A subcommittee of the Capitol Preservation panel has been working on envisioning how to highlight existing art and possibly incorporate new art, too. The panel on Friday backed a request for $3 million in additional dollars to restore existing art that in some cases is damaged.
Senate DFL leaders on Friday unveiled a broad budget outline that called for spending $42.7 billion in the upcoming biennium, about $250 million less than what Gov. Mark Dayton in his budget.
It follows the House Republican budget targets, released Tuesday, which called for a a budget of $40 billion, though it left out a chunk of spending. Republicans did not include in their total budget the more than $600 million in general fund dollars they would divert to road and bridge repairs in the next two years. Once that is factored in, as well as a $2-billion unspecified tax cut plan, the gap between the Dayton, DFL and GOP plans closes substantially.
The DFL proposal, characterized by Senate Majority Leader Tom Bakk as a "middle ground between the House Republican budget targets and Gov. Dayton's budget recommendations," would set aside $250 million to grow the state's budget reserve, or rainy day fund.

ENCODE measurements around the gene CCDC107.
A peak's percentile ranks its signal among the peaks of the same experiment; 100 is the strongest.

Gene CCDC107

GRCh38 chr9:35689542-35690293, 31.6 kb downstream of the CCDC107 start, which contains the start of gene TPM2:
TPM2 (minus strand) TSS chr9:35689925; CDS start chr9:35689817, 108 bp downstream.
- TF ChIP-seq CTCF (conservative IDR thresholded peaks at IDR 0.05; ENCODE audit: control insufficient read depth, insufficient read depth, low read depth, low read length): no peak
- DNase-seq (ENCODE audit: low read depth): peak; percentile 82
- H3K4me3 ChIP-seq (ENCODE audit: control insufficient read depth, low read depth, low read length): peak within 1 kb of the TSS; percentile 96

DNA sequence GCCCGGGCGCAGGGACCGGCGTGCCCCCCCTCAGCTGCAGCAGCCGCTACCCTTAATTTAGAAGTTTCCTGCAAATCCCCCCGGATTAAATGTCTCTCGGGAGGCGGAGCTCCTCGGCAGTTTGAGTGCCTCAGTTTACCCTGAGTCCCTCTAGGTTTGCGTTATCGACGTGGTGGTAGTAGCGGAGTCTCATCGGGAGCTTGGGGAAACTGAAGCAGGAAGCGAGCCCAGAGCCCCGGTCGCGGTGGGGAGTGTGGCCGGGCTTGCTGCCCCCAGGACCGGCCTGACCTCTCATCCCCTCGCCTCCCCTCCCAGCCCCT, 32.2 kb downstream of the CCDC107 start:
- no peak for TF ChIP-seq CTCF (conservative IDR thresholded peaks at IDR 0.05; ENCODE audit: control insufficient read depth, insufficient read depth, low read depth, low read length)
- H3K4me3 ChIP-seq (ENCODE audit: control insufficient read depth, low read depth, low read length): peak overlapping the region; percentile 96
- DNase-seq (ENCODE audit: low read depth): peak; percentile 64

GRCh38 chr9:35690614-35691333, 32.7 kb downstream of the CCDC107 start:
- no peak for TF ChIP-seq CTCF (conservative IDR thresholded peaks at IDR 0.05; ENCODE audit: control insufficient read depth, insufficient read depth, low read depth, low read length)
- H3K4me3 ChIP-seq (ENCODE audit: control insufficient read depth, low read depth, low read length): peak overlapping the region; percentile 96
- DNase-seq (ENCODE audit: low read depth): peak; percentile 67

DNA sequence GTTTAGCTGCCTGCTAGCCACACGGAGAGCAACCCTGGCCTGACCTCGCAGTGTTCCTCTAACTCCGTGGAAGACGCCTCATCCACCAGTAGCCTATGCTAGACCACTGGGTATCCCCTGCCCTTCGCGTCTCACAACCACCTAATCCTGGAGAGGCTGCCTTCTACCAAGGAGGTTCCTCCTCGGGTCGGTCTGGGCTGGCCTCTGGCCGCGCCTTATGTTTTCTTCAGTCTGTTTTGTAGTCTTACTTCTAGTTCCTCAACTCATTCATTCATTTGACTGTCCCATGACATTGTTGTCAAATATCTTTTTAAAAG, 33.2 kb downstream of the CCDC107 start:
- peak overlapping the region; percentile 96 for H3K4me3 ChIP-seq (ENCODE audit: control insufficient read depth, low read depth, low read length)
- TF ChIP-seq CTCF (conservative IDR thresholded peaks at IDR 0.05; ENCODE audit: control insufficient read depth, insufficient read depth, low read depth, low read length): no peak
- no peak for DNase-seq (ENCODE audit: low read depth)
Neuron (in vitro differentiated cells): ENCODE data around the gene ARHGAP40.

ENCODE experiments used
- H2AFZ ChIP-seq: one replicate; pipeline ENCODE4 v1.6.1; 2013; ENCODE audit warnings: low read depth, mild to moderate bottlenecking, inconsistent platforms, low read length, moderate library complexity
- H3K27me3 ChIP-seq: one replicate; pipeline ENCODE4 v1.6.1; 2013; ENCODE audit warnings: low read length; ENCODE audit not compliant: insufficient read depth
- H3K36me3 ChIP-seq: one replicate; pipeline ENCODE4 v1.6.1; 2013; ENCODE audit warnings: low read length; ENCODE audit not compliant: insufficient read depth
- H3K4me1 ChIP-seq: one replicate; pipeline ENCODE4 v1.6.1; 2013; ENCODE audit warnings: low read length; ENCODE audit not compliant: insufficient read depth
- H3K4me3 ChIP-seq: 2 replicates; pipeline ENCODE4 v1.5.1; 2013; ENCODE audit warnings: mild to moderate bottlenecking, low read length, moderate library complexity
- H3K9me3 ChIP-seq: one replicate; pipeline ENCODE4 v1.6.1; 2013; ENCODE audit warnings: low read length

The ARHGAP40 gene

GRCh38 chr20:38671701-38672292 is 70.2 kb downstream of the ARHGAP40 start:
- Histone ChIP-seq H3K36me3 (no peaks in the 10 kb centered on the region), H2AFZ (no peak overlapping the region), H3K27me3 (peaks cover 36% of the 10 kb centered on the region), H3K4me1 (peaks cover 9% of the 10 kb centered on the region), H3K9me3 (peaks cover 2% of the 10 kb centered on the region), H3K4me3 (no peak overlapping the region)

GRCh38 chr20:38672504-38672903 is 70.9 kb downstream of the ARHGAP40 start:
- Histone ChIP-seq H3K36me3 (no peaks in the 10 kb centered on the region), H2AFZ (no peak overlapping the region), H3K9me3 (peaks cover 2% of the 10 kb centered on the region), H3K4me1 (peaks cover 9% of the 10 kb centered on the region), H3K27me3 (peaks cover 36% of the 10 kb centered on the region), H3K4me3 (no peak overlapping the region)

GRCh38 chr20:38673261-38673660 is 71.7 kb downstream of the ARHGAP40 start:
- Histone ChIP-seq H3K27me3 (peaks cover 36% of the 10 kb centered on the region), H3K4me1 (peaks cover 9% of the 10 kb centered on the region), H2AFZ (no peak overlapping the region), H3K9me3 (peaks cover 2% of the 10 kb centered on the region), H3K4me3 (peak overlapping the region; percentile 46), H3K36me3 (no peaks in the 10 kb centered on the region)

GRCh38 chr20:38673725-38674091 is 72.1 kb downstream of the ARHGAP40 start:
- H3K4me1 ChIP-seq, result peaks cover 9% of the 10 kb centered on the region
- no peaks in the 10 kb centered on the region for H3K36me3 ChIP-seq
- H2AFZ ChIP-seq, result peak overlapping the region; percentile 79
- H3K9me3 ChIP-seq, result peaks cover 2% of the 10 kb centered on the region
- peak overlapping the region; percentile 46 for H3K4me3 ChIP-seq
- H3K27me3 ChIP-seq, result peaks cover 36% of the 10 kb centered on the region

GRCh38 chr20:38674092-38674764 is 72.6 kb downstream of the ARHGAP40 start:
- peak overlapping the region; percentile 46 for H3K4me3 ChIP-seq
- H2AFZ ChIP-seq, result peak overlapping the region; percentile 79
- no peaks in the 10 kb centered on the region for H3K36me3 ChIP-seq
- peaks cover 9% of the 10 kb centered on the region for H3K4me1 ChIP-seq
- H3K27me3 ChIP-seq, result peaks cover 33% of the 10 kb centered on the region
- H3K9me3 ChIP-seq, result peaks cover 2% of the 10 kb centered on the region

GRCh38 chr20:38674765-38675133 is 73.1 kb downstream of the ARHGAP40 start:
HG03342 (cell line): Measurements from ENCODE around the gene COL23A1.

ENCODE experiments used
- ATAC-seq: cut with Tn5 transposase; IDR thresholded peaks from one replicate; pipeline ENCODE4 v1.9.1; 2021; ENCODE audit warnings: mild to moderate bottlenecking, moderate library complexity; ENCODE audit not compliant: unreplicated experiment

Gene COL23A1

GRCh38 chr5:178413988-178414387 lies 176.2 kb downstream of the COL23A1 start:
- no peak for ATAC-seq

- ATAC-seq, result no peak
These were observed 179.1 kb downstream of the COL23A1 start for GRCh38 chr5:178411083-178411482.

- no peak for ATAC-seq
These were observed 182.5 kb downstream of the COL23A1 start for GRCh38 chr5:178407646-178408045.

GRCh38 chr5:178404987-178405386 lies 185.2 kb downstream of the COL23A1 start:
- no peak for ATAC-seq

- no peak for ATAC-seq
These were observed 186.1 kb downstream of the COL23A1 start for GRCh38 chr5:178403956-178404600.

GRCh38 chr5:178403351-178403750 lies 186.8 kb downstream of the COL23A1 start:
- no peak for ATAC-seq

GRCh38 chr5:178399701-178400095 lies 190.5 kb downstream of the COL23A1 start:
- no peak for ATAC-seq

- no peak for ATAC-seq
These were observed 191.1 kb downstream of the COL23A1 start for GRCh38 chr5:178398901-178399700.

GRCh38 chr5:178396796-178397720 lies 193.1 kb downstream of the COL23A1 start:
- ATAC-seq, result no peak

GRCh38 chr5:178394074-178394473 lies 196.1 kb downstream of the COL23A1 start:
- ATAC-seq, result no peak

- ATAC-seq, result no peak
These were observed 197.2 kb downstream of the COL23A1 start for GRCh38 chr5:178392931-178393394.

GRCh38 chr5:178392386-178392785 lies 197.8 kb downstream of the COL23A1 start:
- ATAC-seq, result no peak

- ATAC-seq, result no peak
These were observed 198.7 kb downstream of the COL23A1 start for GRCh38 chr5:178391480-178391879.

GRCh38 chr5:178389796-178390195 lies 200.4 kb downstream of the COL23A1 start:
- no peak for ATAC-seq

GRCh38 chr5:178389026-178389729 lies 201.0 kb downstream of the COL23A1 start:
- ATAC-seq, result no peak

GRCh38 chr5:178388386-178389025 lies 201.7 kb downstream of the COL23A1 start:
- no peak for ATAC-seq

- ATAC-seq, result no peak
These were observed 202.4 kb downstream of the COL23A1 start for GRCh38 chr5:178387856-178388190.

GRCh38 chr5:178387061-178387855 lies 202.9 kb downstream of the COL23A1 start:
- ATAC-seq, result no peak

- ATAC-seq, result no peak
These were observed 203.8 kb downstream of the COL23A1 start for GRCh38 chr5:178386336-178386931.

Bakk was vague Friday about what the DFL budget proposal will look like, but said details will become clearer in coming weeks as budget negotiations get underway.
The plan calls for $1.14 billion in new spending, about $730 million less than the projected $1.87 billion budget surplus. Of that, nearly half will be dedicated to education.
DFLer's tax proposal calls for $200 million in tax cuts, which is likely to include property tax cuts, said Senate Taxes Chair Rod Skoe, DFL-Clearbrook.
In a statement, Senate Minority Leader David Hann, R-Eden Prairie, criticized the DFL budget targets.
“The state budget should reflect Minnesotans’ values, but Senate Democrats clearly refuse to do the hard work Republicans are doing to eliminate wasteful spending," Hann said. "The Republican budget, on the other hand, is designed to increase family budgets and grow the state’s economy."
This is a developing story. Check back later for an update.